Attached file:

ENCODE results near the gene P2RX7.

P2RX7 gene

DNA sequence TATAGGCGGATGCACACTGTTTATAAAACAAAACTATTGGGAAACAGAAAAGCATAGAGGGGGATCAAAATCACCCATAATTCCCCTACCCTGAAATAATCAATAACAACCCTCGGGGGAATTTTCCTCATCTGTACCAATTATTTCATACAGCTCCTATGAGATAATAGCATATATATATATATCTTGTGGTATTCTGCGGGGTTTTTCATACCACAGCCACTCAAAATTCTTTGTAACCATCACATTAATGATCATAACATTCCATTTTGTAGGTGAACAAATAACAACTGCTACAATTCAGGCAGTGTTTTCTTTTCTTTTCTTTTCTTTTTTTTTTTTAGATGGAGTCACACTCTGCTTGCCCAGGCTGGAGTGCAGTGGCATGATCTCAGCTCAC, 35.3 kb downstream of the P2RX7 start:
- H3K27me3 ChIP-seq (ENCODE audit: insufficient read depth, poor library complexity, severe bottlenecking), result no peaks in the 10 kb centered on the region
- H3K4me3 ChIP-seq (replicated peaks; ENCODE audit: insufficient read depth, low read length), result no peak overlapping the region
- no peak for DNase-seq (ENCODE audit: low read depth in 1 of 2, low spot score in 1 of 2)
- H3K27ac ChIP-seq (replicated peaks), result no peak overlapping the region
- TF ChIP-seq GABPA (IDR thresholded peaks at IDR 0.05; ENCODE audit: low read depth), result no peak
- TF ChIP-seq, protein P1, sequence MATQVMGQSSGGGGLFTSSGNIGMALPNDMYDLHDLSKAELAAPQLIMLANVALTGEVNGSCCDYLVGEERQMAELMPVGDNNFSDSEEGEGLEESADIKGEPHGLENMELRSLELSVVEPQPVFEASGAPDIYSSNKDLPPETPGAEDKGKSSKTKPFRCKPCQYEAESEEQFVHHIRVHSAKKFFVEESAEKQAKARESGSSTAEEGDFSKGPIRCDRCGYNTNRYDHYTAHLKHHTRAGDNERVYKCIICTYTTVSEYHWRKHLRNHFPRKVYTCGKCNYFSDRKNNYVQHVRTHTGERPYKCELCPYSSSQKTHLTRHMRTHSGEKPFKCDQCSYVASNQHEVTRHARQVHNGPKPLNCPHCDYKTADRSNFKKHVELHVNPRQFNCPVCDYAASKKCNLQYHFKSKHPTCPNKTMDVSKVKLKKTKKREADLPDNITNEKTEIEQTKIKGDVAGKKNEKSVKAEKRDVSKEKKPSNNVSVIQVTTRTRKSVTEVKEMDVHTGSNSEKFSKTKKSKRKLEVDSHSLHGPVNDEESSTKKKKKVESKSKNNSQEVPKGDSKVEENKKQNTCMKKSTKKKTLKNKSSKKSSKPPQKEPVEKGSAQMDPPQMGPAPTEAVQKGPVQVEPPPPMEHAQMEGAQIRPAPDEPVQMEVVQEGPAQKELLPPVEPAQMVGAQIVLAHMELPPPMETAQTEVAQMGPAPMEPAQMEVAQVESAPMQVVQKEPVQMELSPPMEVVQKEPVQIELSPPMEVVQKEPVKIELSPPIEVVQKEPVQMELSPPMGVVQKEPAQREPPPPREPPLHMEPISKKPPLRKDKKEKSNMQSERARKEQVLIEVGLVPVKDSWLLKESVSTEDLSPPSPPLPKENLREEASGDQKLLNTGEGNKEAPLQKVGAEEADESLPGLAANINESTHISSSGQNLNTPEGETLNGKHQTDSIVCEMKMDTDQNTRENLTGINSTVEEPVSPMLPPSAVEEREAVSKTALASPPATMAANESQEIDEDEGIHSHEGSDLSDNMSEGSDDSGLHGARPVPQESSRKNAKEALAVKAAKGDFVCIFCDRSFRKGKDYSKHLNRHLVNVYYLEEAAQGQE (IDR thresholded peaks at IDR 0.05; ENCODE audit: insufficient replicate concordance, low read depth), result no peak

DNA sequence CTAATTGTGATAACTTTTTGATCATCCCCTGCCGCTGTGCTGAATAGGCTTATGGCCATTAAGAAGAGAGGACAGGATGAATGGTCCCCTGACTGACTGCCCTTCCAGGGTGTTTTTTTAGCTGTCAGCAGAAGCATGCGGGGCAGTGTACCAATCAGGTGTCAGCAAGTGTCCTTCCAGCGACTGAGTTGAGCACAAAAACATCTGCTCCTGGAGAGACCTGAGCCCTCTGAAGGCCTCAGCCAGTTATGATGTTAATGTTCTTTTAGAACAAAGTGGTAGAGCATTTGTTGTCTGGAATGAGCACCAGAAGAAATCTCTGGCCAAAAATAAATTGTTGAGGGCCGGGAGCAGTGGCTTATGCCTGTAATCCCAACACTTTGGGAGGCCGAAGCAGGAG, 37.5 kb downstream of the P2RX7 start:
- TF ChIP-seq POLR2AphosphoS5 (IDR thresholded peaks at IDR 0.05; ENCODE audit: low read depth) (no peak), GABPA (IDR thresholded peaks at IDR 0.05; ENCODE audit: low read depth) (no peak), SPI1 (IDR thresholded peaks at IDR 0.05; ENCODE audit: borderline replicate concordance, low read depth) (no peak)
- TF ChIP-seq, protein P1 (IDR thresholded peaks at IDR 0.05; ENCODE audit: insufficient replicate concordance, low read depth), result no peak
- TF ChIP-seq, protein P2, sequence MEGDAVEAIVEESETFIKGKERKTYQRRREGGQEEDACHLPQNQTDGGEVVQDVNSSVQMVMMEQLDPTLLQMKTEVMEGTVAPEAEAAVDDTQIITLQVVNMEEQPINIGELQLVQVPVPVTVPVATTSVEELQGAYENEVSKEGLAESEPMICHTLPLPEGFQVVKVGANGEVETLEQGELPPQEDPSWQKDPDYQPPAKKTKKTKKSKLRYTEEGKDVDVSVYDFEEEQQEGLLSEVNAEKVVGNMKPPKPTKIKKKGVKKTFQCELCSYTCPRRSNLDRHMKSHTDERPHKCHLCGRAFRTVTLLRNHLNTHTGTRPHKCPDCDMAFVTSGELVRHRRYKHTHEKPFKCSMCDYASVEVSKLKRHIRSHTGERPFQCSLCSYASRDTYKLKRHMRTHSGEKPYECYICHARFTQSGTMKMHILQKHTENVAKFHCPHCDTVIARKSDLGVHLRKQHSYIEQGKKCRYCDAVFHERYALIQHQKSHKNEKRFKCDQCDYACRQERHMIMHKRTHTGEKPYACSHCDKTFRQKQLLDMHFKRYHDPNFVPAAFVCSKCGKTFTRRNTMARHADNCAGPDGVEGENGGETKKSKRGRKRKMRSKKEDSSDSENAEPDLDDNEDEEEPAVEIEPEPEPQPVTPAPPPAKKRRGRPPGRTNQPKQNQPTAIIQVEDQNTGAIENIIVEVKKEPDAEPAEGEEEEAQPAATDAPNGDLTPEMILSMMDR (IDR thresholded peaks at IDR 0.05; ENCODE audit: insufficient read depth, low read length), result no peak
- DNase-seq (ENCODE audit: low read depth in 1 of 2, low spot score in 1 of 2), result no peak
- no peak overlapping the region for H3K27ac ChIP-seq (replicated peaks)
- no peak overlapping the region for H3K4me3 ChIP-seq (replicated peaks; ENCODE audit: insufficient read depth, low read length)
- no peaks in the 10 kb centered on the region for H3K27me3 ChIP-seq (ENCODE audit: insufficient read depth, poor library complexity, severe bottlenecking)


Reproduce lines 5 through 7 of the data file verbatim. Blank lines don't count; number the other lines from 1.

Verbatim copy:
- H3K4me3 ChIP-seq (replicated peaks; ENCODE audit: insufficient read depth, low read length), result no peak overlapping the region
- no peak for DNase-seq (ENCODE audit: low read depth in 1 of 2, low spot score in 1 of 2)
- H3K27ac ChIP-seq (replicated peaks), result no peak overlapping the region